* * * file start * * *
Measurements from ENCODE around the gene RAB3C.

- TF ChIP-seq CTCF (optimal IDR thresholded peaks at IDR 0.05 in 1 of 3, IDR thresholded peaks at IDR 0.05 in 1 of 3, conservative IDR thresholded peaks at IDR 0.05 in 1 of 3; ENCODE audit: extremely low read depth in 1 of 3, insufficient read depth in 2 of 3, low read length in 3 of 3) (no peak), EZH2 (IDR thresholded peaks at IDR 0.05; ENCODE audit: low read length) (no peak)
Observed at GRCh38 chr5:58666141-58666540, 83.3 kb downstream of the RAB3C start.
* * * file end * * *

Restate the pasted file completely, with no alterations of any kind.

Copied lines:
Measurements from ENCODE around the gene RAB3C.

- TF ChIP-seq CTCF (optimal IDR thresholded peaks at IDR 0.05 in 1 of 3, IDR thresholded peaks at IDR 0.05 in 1 of 3, conservative IDR thresholded peaks at IDR 0.05 in 1 of 3; ENCODE audit: extremely low read depth in 1 of 3, insufficient read depth in 2 of 3, low read length in 3 of 3) (no peak), EZH2 (IDR thresholded peaks at IDR 0.05; ENCODE audit: low read length) (no peak)
Observed at GRCh38 chr5:58666141-58666540, 83.3 kb downstream of the RAB3C start.